• Have you set WINVER as described in Using the Windows Headers -- Setting WINVER or _WIN32_WINNT ?
    – Ben Voigt
    Dec 7, 2021 at 17:01
  • @BenVoigt Can you suggest what WINVER should be set to support XP 64-bit SP2? Is it 0x0502?
    – Arty
    Dec 7, 2021 at 17:02
  • Yes, the table on that same page indicated 0x0502 for XP Service Pack 2 (or later)
    – Ben Voigt
    Dec 7, 2021 at 17:13
  • @BenVoigt Thanks, after your change CompareStringEx disappeared from all .obj files of my project. But still final .exe has this symbol imported. It means some .lib file is linked into final exe that uses this symbol. I suspect that it is hid.lib, although hid.dll is present Win XP system folder, still I can't find any hid.lib in Windows SDK 7 (last SDK that supports XP). Do you possibly know any place where I can download hid.lib compiled for XP? I need it in my code.
    – Arty
    Dec 7, 2021 at 18:14
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    MSVCP140.DLL exists in all versions of the Visual C++ REDIST from VS 2015 Update 3 through VS 2022. Per Microsoft Docs you can run a program C++ built with VS 2015 Update 3 or VS 2017 or VS 2019 with the latest VC++ 2022 REDIST installed. So if you built your program with v141_xp then it will run just fine on a Windows 7 SP1, Windows 8.x, Windows 10/11 system with any VC++ REDIST since the VS 2017 release. Dec 9, 2021 at 6:13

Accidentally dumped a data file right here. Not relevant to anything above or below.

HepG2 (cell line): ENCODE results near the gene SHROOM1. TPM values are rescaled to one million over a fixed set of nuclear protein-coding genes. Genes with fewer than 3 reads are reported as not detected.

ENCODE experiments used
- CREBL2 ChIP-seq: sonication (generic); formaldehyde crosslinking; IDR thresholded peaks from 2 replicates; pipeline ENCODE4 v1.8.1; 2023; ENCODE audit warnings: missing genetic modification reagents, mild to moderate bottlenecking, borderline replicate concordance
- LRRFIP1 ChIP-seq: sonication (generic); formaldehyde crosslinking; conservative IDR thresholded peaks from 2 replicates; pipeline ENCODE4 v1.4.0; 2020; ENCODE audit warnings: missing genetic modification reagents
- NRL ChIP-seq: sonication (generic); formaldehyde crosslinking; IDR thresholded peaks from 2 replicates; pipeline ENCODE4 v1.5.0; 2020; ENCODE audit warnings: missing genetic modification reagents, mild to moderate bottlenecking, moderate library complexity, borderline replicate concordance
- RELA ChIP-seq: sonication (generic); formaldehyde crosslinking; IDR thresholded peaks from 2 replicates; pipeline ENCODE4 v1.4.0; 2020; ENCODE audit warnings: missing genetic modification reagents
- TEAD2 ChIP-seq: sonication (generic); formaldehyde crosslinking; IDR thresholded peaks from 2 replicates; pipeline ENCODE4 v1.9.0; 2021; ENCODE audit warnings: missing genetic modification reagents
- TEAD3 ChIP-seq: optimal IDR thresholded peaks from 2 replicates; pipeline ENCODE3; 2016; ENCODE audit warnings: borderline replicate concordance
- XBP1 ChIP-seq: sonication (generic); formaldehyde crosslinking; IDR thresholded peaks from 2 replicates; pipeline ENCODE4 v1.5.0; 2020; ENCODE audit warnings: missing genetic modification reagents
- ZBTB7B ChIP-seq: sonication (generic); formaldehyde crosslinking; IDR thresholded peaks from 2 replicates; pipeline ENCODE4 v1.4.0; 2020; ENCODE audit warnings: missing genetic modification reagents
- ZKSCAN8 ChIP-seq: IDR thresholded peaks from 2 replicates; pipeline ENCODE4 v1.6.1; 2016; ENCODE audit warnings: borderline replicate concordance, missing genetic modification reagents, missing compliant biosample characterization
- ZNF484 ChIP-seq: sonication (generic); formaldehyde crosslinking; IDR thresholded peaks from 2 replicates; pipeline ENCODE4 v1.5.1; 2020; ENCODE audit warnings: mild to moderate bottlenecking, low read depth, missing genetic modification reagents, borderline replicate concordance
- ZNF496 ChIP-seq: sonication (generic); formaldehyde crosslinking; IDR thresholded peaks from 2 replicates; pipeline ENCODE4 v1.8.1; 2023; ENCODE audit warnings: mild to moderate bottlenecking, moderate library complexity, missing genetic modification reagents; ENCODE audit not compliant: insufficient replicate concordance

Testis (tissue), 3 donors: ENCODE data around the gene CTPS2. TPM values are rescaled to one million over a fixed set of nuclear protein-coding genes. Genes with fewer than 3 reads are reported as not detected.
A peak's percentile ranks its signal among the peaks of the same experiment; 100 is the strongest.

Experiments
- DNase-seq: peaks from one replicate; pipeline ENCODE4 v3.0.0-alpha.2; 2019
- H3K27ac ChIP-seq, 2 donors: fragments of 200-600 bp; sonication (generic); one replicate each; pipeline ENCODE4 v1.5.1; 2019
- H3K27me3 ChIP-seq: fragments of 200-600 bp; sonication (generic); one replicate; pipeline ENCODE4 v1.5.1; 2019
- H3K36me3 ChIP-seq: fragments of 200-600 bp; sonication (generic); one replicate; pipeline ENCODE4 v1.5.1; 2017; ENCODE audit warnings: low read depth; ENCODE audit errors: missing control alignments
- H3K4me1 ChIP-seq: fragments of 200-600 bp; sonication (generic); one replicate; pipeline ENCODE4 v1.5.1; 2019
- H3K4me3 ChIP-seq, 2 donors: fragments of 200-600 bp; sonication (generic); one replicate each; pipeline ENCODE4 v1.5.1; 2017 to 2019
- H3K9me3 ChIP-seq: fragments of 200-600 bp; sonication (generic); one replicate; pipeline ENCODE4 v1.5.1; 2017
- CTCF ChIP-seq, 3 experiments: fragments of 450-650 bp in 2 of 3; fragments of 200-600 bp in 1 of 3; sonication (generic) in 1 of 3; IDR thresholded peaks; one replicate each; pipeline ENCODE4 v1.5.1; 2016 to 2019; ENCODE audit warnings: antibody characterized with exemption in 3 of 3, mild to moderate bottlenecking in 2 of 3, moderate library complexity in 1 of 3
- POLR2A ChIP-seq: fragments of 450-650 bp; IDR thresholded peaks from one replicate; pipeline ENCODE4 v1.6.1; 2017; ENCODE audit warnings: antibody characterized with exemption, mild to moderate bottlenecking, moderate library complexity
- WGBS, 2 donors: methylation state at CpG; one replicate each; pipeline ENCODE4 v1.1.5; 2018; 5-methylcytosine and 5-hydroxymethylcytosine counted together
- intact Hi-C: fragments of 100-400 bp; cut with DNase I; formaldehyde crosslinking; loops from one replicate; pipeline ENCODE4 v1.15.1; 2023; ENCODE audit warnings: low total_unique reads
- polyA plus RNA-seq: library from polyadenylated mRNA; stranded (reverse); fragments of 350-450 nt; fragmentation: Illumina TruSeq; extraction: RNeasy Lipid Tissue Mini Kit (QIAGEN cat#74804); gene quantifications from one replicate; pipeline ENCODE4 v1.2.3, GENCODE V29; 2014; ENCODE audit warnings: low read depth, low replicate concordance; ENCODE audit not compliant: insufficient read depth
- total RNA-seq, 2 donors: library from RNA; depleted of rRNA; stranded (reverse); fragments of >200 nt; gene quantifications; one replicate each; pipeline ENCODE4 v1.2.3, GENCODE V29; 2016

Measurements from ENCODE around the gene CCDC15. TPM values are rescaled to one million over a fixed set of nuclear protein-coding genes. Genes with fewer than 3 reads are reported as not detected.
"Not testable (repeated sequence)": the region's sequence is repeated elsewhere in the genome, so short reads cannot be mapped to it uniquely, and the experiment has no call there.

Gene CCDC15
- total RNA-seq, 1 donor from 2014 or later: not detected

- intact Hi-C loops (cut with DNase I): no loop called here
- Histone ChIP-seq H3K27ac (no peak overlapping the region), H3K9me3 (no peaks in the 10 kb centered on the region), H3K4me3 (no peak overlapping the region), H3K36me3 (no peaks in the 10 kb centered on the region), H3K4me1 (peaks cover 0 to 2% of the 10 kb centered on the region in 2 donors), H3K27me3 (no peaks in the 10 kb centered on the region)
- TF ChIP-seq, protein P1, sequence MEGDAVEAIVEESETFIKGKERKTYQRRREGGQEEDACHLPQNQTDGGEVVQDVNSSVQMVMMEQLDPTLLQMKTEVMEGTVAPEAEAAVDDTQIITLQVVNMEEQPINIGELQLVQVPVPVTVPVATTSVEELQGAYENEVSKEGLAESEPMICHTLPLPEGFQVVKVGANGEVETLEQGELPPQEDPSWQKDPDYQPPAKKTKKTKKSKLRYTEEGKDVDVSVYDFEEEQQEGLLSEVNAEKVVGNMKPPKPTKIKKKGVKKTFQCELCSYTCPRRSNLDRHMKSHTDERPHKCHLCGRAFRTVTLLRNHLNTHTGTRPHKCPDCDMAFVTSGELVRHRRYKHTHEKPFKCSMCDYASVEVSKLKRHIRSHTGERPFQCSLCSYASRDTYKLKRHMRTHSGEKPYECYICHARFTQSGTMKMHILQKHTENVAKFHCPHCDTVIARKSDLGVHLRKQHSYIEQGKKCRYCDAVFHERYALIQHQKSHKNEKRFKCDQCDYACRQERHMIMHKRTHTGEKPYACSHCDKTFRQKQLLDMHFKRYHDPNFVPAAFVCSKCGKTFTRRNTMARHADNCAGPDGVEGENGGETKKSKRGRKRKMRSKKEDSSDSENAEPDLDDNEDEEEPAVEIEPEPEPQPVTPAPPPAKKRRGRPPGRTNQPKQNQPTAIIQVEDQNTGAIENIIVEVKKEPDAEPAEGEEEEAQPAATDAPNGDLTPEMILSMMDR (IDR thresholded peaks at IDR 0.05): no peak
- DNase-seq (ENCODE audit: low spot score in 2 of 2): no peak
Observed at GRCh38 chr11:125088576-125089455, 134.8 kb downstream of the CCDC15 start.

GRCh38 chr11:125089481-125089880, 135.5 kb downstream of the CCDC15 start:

1 Answer 1


TL;DR For Window XP VC++ REDIST support, install https://aka.ms/vs/15/release/VC_redist.x86.exe on your Windows XP system


if you are doing "side-by-side application local deployment", then use the DLLs from C:\Program Files\Microsoft Visual Studio\2022\<edition>\VC\Redist\MSVC\14.16.27012\x86\Microsoft.VC141.CRT.

If you want the latest bug fixes to the CRT, you can also download the REDIST for VS 2019 (16.7) per the link on Microsoft Docs.